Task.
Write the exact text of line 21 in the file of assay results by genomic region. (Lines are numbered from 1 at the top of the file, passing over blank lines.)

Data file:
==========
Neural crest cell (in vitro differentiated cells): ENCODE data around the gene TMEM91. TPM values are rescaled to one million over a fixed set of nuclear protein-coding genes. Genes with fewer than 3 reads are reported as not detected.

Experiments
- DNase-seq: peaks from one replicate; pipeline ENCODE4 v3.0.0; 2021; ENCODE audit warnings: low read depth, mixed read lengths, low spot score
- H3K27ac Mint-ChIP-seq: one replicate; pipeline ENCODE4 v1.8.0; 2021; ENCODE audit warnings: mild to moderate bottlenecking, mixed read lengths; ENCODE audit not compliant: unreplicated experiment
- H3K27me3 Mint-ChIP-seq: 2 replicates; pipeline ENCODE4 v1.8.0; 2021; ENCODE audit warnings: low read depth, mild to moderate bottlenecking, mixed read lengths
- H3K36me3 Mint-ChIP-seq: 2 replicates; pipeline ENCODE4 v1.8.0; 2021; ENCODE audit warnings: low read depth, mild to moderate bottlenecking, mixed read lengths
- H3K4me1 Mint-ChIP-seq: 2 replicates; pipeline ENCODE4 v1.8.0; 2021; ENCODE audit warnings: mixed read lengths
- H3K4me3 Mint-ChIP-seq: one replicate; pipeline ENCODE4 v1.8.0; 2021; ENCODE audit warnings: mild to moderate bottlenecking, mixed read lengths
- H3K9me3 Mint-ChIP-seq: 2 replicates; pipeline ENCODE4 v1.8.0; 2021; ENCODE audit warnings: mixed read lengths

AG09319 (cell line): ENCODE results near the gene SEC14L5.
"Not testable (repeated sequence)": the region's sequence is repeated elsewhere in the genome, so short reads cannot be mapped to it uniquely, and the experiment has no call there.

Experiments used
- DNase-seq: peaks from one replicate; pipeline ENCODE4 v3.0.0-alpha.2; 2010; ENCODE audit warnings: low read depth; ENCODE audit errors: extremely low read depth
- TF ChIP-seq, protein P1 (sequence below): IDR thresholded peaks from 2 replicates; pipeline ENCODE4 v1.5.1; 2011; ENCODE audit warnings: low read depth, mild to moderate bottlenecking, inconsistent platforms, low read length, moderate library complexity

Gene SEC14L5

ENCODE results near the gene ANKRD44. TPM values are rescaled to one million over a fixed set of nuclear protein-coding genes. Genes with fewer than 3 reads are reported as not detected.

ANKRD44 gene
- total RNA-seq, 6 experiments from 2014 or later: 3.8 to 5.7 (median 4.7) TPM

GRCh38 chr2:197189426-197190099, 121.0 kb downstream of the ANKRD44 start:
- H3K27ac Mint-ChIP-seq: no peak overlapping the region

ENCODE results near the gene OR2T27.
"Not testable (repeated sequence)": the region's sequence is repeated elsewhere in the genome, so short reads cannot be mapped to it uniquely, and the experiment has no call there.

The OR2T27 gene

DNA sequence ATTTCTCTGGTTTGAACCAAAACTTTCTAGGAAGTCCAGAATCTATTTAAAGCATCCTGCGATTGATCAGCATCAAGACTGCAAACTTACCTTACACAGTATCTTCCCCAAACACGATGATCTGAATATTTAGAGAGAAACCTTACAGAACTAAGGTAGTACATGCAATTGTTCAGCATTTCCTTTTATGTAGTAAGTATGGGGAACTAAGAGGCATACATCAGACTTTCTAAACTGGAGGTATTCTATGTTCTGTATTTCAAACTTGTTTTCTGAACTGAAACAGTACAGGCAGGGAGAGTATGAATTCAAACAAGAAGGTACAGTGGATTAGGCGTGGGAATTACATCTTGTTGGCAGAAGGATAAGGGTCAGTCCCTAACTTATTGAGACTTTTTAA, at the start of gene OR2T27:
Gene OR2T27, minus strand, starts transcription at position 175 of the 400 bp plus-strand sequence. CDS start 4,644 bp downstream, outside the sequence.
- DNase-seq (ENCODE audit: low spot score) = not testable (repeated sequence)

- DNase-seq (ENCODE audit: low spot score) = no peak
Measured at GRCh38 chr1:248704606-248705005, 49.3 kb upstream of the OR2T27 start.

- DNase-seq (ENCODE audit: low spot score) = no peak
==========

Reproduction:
ENCODE results near the gene OR2T27.